Australia’s arguably appealing packaging for the New Nintendo 3DS XL

2 mins read

News by Jedediah H.

For most of my clueless life, I’ve been swarmed by propaganda claiming that “bigger is better”: A bigger truck makes for bigger manpower (not horsepower), a bigger house makes for and reflects bigger social clout, and a bigger foot means, well, a bigger imprint on your foes’ chest after a panicked donkey kick. In Nintendo’s case, a bigger 3DS makes for a bigger screen and – bless my lazy eye – appealing Australian box art adorned with dialogue bubbles that scream the device’s main features. 

Unlike a bigger truck or a reflexive foot, the New Nintendo 3DS XL may actually benefit from its larger size, since the screen allows for more graphical adoration.

Pictured: One of the few times in life where size may actually matter. Or not.

The Australian box art showcases the sleekness of the New 3DS XL’s Metallic Blue frame, which unlike the Standard New Nintendo 3DS, does not feature a super-swappable faceplate with which to customise and, for example, make its exterior match the hue of that day’s belt buckle. The packaging also highlights the XL’s features through dialogue bubbles, with phrases such as “Super-stable 3D” to presumably point out the strength of the larger screen’s third dimension.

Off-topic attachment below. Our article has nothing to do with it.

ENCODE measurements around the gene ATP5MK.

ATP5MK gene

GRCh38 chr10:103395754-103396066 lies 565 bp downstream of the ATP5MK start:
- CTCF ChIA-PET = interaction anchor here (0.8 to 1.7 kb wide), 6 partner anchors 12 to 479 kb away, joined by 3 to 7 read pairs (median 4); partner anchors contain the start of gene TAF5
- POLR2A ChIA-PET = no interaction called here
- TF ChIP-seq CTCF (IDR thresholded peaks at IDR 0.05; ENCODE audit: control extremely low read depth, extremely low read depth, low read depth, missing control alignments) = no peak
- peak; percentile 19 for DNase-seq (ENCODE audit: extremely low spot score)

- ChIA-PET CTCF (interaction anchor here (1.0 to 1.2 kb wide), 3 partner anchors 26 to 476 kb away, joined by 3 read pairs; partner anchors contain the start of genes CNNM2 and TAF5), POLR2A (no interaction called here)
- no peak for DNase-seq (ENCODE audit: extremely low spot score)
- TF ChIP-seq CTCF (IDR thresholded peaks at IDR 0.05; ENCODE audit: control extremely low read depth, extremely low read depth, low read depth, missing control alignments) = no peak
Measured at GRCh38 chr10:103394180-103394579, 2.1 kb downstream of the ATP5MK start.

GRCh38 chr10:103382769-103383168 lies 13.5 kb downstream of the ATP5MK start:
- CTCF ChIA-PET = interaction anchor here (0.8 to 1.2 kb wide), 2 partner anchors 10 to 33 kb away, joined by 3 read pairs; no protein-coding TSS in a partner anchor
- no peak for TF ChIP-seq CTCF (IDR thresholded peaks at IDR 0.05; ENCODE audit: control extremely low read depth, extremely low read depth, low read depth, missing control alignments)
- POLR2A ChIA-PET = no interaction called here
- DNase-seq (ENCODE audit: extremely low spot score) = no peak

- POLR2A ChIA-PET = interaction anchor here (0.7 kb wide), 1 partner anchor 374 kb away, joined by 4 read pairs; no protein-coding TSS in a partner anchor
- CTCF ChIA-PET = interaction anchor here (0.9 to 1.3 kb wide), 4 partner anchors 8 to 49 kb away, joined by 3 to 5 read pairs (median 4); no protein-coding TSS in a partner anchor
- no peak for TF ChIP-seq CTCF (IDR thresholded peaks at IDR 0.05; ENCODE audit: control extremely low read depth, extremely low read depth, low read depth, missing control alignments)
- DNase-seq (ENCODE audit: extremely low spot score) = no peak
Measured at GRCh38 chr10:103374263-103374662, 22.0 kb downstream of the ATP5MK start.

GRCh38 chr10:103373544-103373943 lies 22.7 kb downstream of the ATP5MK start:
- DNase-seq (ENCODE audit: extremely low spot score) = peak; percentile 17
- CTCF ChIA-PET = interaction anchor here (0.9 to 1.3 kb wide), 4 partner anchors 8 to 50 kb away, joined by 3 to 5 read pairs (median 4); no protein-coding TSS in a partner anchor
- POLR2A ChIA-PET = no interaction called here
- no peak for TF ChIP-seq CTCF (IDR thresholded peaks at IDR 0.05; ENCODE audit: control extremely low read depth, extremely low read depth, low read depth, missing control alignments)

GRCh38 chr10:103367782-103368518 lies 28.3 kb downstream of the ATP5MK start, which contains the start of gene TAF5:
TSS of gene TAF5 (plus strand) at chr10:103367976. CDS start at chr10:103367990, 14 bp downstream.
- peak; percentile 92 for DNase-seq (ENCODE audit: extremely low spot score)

“Which is good, because I like to dive chest-first into my 3D landscapes.” 

Naturally, a more robust screen isn’t all the New XL has going for it; you’ll have Amiibo support, faster computing power, two new buttons, and a handy analog control stick, with the only downfalls, in my opinion, being the new hardware’s region lock (and possibly the exclusion of an AC adaptor). 

And while the North American and European release dates for this glimmering hand-held are yet to be announced, you fortunate Australians and New Zealanders will be smiling, pridefully, with some variation of the New Nintendo 3DS in hand come this 21 November. Get your game on, my friends. 

-Jedediah H.
News Editor
I forget my first name on Twitter
I think I’m supposed to hug the terror on    

This is the bio under which all legacy articles are published (as in the 12,000-odd, before we moved to the new Website and platform). This is not a member of the DDNet Team. Please see the article's text for byline attribution.

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